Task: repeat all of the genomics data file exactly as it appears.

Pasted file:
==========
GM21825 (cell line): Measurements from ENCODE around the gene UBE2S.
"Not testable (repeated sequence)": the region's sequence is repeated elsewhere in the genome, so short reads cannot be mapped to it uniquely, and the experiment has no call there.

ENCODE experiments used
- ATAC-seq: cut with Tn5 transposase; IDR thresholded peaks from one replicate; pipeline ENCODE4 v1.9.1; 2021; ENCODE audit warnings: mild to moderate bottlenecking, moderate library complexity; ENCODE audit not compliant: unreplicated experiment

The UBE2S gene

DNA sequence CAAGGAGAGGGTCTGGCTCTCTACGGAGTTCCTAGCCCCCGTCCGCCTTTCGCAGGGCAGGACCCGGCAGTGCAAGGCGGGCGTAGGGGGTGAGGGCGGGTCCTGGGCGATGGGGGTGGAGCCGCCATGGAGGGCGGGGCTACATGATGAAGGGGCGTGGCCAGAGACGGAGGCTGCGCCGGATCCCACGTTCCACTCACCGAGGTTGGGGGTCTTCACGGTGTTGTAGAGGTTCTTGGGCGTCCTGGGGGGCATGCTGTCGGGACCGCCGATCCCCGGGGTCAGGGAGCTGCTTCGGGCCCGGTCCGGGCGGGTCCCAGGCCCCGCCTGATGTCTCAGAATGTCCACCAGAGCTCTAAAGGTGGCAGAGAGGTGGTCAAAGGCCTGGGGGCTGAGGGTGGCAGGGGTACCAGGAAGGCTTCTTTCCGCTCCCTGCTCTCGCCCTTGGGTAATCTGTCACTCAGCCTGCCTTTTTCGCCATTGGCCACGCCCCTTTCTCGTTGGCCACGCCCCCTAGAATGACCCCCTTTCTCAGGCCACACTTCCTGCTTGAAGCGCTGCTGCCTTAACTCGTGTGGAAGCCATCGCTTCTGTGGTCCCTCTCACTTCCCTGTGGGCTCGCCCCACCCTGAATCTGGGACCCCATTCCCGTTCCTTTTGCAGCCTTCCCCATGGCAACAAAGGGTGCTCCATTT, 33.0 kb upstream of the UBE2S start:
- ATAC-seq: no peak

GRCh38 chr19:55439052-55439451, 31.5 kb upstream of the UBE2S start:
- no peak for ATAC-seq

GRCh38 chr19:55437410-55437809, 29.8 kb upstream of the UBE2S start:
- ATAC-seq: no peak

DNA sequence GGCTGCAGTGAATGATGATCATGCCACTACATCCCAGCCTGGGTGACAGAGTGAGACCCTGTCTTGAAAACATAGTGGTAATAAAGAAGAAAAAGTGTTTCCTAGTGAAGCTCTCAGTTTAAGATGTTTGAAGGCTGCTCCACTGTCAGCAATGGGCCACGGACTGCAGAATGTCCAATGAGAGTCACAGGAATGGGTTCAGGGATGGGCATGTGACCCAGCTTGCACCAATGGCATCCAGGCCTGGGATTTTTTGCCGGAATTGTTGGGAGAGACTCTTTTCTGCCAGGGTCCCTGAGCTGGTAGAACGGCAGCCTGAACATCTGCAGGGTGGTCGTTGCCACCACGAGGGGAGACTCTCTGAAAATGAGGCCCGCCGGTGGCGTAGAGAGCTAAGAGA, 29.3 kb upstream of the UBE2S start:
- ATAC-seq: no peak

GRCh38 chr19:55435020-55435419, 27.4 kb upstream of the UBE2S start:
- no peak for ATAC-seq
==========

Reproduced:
GM21825 (cell line): Measurements from ENCODE around the gene UBE2S.
"Not testable (repeated sequence)": the region's sequence is repeated elsewhere in the genome, so short reads cannot be mapped to it uniquely, and the experiment has no call there.

ENCODE experiments used
- ATAC-seq: cut with Tn5 transposase; IDR thresholded peaks from one replicate; pipeline ENCODE4 v1.9.1; 2021; ENCODE audit warnings: mild to moderate bottlenecking, moderate library complexity; ENCODE audit not compliant: unreplicated experiment

The UBE2S gene

DNA sequence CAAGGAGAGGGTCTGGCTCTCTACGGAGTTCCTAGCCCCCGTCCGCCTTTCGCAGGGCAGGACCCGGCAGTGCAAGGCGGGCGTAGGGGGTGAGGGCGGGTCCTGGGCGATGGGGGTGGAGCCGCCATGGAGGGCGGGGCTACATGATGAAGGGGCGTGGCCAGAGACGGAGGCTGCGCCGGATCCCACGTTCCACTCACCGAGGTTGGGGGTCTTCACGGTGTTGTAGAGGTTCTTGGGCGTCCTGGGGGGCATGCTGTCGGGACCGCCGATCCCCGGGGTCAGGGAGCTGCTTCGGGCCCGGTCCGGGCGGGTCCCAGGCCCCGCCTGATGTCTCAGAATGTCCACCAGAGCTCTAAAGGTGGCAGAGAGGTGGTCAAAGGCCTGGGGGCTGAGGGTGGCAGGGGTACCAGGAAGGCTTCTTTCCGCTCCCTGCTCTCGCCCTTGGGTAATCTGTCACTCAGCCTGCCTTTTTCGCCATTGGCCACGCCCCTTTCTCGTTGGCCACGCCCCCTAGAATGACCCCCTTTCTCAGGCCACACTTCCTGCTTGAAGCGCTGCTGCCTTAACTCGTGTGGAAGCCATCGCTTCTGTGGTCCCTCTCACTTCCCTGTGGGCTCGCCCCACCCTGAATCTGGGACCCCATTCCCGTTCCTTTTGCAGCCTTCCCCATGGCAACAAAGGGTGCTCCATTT, 33.0 kb upstream of the UBE2S start:
- ATAC-seq: no peak

GRCh38 chr19:55439052-55439451, 31.5 kb upstream of the UBE2S start:
- no peak for ATAC-seq

GRCh38 chr19:55437410-55437809, 29.8 kb upstream of the UBE2S start:
- ATAC-seq: no peak

DNA sequence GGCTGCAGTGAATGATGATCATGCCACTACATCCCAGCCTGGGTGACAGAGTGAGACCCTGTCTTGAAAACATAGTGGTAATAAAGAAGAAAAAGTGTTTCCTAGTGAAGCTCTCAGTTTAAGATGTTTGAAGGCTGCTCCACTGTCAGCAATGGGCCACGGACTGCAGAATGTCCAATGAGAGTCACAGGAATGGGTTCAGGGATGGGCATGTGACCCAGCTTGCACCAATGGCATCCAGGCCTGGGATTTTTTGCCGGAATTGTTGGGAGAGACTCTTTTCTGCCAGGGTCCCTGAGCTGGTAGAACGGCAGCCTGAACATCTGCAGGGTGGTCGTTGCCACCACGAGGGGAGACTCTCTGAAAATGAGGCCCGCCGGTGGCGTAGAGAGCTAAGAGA, 29.3 kb upstream of the UBE2S start:
- ATAC-seq: no peak

GRCh38 chr19:55435020-55435419, 27.4 kb upstream of the UBE2S start:
- no peak for ATAC-seq